Dr Creswell, Associate Professor of Psychology from Carnegie Mellon University, led a study with a number of scientists from a broad spectrum of global universities to record and prove the changes in brain activity and physical health. Conclusions of the study included finding the first evidence that mindfulness meditation or being present in the moment “couples the DMN with a region known to be important in top-down executive control at rest (left diPFC), which, in turn, is associated with improvements in a marker of inflammatory disease risk. How much mindfulness Meditation is needed is unknown.”

A group of Harvard Neuroscientists, led by Sara Lazar, Ph.D., have reported the changes in gray matter structure of the brain following eight weeks of mindfulness meditation. Thirty minutes a day led to participants in the study being non-judgemental and more aware within their actions. MRI scans proved increased gray matter in the left hippocampus, the posterior cingulate cortex, the temporal-parietal junction, and cerebellum. What does that mean? The gray matter affected areas of learning, recall, identity, perspective assessment, and emotional response. The participants reported feeling more relaxed, which is an added benefit within itself and a medically accepted effect of meditation.

Mindfulness Increases Pain to Decrease Pain

Mindfulness meditation pain relief involves multiple brain mechanisms which results in reducing pain. In mindfulness practice we pay more attention to the pain we are suffering, and bringing an intense focus to the painful sensations. As we do this, the pain reduces. The interesting result is that instead of decreasing activity in areas of the brain associated with pain, mindfulness increases it, with the result of decreased physical pain. Dr Joshua Grant, a Post Doc from Leipzig, Germany, who specialises in Human Cognitive and Brain Sciences continues to update his research on mindfulness and the benefits for chronic pain sufferers. His study recorded increased brain activity in the areas associated with pain in mindfulness practitioners but decreased physical pain. Our negative thoughts and judgements about the pain in fact increase the pain, yet mindfulness brings in a curiosity about the pain and we relate to it differently. For anyone with chronic pain, this is a huge break through.

Sara Lazar, from Harvard Medical School’s studies, observed increases in the insula, sensory regions, and auditory and sensory cortex. The increase in these regions resulted in enhancing senses, heightening the working memory and the executive decision making areas of the brain.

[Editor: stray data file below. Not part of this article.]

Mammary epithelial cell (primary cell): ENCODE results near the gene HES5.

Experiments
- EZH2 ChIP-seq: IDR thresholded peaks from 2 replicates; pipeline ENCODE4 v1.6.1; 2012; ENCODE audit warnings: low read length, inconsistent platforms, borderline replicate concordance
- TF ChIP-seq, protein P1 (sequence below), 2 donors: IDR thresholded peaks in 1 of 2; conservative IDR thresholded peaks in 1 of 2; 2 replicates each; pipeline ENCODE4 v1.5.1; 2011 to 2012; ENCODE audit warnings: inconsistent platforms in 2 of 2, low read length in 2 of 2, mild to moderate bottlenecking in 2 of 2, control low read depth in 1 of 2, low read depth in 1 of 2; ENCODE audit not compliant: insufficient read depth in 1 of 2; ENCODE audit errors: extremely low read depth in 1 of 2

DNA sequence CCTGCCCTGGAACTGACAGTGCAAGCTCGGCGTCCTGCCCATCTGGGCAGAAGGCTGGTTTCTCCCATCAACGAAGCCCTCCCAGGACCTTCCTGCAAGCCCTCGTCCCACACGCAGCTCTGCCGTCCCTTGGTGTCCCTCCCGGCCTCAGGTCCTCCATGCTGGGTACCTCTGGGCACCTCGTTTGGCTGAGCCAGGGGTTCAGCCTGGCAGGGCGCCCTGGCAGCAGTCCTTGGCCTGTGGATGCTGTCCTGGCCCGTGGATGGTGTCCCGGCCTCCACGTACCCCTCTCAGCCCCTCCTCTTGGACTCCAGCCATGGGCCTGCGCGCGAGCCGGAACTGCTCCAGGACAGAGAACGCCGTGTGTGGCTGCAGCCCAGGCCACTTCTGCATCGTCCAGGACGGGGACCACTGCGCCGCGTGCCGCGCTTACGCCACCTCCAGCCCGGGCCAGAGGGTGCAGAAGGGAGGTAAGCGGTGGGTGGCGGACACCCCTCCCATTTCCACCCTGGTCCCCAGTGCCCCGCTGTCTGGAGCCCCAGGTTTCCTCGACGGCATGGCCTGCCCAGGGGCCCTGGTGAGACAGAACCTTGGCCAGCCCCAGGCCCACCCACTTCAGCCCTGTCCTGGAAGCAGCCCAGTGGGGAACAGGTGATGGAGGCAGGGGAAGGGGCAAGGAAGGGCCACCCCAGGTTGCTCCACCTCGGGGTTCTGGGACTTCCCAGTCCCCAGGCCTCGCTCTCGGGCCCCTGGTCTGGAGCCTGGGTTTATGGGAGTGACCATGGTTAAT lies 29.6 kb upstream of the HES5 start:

For anyone with chronic pain, this is a huge break through.For anyone with chronic pain, this is a huge break through.

Age No Barrier with Mindfulness

One of the standout performance factors from the numerous studies on mindfulness is the increase of the cortex despite age. It is well documented and medically accepted that our cortex shrinks as we age. Sara Lazar’s studies show 50 year old mindfulness meditators have the same size cortex as 25 year olds.

So with all these benefits why not start with the basics and if you reap the rewards grow your practise from there into a lifestyle choice?

Mindfulness Essentials

The Breath

Allow yourself to become aware of your breath and your breathing rhythm.

Your Senses

Allow yourself to become aware of your surroundings, the sounds, smells, what you can see, what you can feel, what you can taste.

Thoughts

Notice any thoughts within your consciousness, acknowledge them and let them go.

Discomfort

Scan through your body and hone in on any areas of pain or discomfort. Acknowledge the area. Know that it is ok and that it just is.

The Present Moment

Become completely aware of your surroundings, completely aware and accepting of your body and its current state of being, aware of your mind, aware of your breath and allowing yourself to become one in this moment, in this task you are doing and no other. There is nowhere else to go, nowhere else to be just right here, right now. Complete in your presence. Completely breathing to just be.

How do you feel about this article? Join the conversation.

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Words By Liss Caldwell

Author of social novels, Retreat Facilitator, Structural Editor, and writing coach.